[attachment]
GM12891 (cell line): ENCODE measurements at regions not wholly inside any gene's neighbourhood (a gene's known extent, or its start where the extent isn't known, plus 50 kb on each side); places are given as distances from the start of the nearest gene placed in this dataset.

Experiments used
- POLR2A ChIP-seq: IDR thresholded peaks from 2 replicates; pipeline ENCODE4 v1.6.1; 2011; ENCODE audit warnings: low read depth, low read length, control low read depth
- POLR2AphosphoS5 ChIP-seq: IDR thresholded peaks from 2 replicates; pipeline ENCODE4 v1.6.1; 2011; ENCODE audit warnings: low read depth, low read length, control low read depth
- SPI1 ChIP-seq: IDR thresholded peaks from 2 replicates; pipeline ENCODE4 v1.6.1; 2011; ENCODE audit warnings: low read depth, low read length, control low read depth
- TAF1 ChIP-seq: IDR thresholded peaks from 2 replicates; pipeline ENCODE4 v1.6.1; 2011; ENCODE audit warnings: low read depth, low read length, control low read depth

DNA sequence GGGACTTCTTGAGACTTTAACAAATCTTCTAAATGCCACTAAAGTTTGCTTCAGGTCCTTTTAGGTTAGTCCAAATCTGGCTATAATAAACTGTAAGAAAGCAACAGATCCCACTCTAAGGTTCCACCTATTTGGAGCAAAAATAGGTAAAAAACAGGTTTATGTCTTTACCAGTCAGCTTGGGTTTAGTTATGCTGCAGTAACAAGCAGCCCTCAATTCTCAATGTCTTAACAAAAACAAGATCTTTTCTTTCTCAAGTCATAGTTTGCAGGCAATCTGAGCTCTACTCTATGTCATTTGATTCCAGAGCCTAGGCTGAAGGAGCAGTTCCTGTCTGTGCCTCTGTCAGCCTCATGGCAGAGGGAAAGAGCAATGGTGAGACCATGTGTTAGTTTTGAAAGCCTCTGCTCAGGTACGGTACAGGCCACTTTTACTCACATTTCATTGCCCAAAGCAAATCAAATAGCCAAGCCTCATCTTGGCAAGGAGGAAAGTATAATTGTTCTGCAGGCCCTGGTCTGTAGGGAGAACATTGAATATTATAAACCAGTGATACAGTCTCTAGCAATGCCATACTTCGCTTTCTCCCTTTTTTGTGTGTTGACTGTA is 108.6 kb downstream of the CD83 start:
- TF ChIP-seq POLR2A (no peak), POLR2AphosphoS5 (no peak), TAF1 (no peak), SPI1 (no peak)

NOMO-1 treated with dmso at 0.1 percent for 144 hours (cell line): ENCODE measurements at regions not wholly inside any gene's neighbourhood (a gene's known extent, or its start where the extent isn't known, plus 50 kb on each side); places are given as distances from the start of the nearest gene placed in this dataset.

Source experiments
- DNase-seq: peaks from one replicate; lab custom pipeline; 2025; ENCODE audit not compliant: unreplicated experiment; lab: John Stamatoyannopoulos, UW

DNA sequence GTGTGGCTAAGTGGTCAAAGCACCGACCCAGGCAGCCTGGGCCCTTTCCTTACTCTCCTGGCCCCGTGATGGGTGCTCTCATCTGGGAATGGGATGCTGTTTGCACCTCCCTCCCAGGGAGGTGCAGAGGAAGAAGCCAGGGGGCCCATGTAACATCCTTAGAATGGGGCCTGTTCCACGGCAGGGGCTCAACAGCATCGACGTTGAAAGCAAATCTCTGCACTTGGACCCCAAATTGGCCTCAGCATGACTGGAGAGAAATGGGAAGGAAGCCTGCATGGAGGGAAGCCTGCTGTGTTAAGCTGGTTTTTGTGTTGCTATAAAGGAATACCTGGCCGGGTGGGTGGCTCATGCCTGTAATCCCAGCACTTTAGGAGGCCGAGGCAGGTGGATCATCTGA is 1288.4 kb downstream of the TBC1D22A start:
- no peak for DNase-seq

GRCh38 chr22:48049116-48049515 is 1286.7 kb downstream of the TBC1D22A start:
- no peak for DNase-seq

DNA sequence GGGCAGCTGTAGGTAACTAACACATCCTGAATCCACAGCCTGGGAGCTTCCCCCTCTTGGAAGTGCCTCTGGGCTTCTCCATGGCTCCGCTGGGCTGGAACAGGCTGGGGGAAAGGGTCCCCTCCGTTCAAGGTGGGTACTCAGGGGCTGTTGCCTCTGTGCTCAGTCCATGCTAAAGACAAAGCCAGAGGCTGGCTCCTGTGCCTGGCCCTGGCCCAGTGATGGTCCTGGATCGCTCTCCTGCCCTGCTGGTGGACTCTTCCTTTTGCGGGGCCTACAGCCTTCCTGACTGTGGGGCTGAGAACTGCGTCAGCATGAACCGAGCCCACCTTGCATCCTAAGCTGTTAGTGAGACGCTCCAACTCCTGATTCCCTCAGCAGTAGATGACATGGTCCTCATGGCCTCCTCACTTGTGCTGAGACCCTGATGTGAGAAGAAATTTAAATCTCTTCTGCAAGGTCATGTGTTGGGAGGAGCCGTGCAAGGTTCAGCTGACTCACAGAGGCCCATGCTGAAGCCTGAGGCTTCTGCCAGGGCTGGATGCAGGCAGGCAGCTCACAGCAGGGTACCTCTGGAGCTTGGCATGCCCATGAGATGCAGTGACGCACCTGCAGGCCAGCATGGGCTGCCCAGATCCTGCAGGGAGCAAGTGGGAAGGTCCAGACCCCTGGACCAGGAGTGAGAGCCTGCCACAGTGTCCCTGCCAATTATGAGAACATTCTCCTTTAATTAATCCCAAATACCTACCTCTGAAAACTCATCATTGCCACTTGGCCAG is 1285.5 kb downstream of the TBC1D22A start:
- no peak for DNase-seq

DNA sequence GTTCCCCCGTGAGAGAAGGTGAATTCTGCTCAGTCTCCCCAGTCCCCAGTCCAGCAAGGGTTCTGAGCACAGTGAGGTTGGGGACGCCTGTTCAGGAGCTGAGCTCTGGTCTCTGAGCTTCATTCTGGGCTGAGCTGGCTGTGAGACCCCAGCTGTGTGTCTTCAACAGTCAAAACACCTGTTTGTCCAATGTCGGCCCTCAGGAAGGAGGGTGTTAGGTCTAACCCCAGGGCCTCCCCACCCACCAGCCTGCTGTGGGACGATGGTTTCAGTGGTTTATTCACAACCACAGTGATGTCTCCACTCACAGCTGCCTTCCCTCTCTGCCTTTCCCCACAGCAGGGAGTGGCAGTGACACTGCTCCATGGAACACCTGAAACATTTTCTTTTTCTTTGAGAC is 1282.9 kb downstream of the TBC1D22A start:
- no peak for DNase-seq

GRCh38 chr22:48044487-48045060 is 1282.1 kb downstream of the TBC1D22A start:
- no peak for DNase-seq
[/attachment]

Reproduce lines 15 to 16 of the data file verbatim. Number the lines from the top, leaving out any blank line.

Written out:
- no peak for DNase-seq

DNA sequence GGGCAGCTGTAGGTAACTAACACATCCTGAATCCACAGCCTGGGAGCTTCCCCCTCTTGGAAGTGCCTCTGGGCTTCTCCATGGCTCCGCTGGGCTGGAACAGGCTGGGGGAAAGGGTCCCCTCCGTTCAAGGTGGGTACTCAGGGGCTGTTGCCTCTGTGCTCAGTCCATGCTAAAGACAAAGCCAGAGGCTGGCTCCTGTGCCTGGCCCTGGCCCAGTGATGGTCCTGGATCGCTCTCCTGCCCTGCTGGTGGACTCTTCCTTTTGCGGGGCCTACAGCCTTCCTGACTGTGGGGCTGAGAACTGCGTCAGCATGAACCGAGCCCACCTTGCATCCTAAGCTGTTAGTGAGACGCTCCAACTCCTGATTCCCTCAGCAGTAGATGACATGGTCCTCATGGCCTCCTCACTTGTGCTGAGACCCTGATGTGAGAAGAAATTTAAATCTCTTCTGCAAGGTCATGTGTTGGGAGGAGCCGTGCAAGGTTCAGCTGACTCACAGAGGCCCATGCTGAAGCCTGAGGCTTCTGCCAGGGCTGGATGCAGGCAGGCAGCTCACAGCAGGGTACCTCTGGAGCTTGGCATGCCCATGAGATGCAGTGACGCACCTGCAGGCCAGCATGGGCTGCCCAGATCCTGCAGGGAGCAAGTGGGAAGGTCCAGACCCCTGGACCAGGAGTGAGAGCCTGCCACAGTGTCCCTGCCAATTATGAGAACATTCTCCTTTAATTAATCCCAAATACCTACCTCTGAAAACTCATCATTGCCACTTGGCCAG is 1285.5 kb downstream of the TBC1D22A start: